I have been involved with rugby coaching and refereeing for about 6 years at mini and midi level. I have occasionally seen some grime behaviour on the field of play but as far as frequency goes this is far outweighed by the off pitch touch line behaviour of coaches and spectators, are they/we not supposed to be the adults? I firmly believe that those who run the clubs and coach the kids have 2 major responsibilities:
1. to coach the kids to the best of their ability and in the best spirit of the game and therby hope to bring the best from them on the field of play
2. to set examples with respect to conduct and behaviour. We cannot control every touch line comment and action but we have a greater influence than we realise at times. To parade the touchline yelling “instuctions” only vents excess hot air with more chance of winding up the crowd than having any positive influence on the players performance. I know it can be frustrating and have been less than restrained at times myself, but never did I ever feel it made any realistic difference nor did I feel very good after. I only hope to be more restrained and more constructive in future.

I am not sure if it is a parents charter or coach’s councilling that is required most! I have seen some pretty shaken coaches after touchline parent/spectator incidents. Perhaps this whole issue needs adressed at coach education level, i.e as part of entry level coaching courses. I am well aware that we have a major dilema hear in so far as many small clubs/schools rely heavily on a few willing volunteers, to suddenly have them find out that they might require some policing/self defence tuition may well discourage them from taking any further involvment.
I certainly do not have all the answers but do agree that there is a serious problem. And I also agree with the referee’s comments 2 above that the clubs must take all necessary steps to nip these issues at the source by involving the most experienced coaches along with senior club officials as well as local development officers where possible. We have had a couple of incidents this season and will be trying some new measures to reduce the chance of these occuring in future: enforcing the use of technical areas for home and away coaching staff/officials and replacements, keeping spectators at least 1m back from the pitch where possible, making all coaches within the club aware of the issues we are trying to deal with so that we all “sing from the same hymn sheet”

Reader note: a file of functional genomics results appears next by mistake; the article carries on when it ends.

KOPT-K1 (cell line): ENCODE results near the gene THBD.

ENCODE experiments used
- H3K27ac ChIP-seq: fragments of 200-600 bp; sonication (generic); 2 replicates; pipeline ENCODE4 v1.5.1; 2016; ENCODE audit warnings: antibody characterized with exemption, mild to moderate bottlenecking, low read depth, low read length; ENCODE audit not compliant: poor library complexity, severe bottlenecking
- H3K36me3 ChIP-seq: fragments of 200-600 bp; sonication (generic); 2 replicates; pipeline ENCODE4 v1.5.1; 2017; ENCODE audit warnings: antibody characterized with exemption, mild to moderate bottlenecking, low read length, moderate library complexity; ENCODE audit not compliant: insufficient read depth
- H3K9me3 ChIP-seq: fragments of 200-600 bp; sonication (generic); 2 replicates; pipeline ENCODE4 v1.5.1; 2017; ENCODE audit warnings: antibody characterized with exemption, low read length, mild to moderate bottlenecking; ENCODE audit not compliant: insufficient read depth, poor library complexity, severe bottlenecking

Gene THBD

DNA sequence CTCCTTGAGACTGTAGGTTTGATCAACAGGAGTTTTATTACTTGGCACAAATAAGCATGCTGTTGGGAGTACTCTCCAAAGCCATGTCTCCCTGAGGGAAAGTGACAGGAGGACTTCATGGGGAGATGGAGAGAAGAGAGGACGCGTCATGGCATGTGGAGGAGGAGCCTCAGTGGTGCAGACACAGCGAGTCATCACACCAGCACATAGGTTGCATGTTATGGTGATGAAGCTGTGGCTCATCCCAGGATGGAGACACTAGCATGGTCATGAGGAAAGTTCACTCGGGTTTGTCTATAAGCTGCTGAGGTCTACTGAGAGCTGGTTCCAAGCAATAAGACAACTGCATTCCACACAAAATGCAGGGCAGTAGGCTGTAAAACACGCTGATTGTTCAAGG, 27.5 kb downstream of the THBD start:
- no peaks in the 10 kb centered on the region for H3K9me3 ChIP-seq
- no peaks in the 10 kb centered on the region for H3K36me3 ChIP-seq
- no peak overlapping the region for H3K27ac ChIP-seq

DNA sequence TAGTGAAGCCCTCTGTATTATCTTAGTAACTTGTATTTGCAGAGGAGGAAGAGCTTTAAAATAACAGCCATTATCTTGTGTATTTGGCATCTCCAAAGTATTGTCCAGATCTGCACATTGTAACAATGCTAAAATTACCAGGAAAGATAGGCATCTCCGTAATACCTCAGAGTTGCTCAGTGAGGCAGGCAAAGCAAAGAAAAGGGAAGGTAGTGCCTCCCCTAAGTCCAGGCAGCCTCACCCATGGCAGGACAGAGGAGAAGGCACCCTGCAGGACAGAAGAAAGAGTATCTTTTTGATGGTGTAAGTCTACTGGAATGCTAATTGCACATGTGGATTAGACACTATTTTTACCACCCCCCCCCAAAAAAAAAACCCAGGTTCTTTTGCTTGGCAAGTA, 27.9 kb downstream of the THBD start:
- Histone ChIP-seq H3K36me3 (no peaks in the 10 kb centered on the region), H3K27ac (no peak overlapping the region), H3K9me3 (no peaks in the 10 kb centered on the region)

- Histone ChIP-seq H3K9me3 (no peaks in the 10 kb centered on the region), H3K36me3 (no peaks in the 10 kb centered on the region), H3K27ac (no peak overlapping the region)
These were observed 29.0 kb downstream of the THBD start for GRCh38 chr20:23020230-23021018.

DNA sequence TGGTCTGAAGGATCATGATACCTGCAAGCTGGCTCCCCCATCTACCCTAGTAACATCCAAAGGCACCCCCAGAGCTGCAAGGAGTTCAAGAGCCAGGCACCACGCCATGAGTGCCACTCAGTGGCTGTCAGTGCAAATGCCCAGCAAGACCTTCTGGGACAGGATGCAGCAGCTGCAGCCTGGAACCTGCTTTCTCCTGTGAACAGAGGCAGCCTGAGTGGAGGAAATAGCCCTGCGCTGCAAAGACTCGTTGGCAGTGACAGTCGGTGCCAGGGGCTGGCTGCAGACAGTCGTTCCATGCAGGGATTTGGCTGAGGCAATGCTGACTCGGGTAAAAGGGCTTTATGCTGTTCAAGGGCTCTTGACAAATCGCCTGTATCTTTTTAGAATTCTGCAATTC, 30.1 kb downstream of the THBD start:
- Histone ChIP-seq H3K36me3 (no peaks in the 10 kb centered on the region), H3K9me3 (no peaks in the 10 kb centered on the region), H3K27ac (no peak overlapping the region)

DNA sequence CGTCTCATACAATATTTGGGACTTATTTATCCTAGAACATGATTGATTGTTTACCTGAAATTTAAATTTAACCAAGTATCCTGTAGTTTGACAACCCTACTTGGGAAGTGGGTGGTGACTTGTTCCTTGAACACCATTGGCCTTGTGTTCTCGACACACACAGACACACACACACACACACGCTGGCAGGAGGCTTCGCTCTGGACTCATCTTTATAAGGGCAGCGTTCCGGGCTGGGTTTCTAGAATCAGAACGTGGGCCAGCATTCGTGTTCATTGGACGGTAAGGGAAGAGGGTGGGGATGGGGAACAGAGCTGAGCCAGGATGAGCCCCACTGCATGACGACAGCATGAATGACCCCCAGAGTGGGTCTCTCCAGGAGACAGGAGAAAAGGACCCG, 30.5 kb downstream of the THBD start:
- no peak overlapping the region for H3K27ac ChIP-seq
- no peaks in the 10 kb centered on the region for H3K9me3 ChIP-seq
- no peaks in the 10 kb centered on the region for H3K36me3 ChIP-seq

If you can force your heart and nerve and sinew
To serve your turn long after they are gone,
And so hold on when there is nothing in you
Except the Will which says to them: ‘Hold on!’
………you’ll be a rugby coach my son!

Comment by Ewan Simpson

As a coach of both sports, I can honestly say that this problem is not so apparent over here in WA. Yes, there are “ugly parents” in both sports but the major difference here is Rugby always has an official ref not a parent or coach filling in from the age of 11 up. Whether they are any good or not is another matter but people tend to respect their decisions more than a fill-in. This is not the case with football where the fill-in refs are abused by both parents and coaches (and sometimes players). This is in general due to a lack of knowledge of the rules (WA being dominated by Aussie Rules in the past) when people fill-in due to the shortage of official referees. The lower age groups, playing on a smaller pitch, have both coaches and the ref on the field at all times and I haven’t witnessed any particualrly bad incidents at this level.

Comment by Steve In Perth